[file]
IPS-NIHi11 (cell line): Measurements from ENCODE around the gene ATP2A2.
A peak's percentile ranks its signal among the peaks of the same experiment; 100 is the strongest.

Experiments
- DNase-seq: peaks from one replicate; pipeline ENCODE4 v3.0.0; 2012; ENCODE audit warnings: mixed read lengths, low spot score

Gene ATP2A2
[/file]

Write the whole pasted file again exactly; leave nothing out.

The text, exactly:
IPS-NIHi11 (cell line): Measurements from ENCODE around the gene ATP2A2.
A peak's percentile ranks its signal among the peaks of the same experiment; 100 is the strongest.

Experiments
- DNase-seq: peaks from one replicate; pipeline ENCODE4 v3.0.0; 2012; ENCODE audit warnings: mixed read lengths, low spot score

Gene ATP2A2